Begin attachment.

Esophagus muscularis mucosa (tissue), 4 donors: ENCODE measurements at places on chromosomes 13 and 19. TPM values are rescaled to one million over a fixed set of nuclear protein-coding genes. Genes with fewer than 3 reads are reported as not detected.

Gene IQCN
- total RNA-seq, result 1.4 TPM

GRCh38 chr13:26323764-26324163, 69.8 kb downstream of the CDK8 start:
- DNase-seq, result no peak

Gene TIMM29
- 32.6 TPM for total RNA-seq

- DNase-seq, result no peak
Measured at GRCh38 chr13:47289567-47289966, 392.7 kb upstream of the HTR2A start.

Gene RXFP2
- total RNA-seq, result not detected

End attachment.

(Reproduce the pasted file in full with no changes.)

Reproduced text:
Esophagus muscularis mucosa (tissue), 4 donors: ENCODE measurements at places on chromosomes 13 and 19. TPM values are rescaled to one million over a fixed set of nuclear protein-coding genes. Genes with fewer than 3 reads are reported as not detected.

Gene IQCN
- total RNA-seq, result 1.4 TPM

GRCh38 chr13:26323764-26324163, 69.8 kb downstream of the CDK8 start:
- DNase-seq, result no peak

Gene TIMM29
- 32.6 TPM for total RNA-seq

- DNase-seq, result no peak
Measured at GRCh38 chr13:47289567-47289966, 392.7 kb upstream of the HTR2A start.

Gene RXFP2
- total RNA-seq, result not detected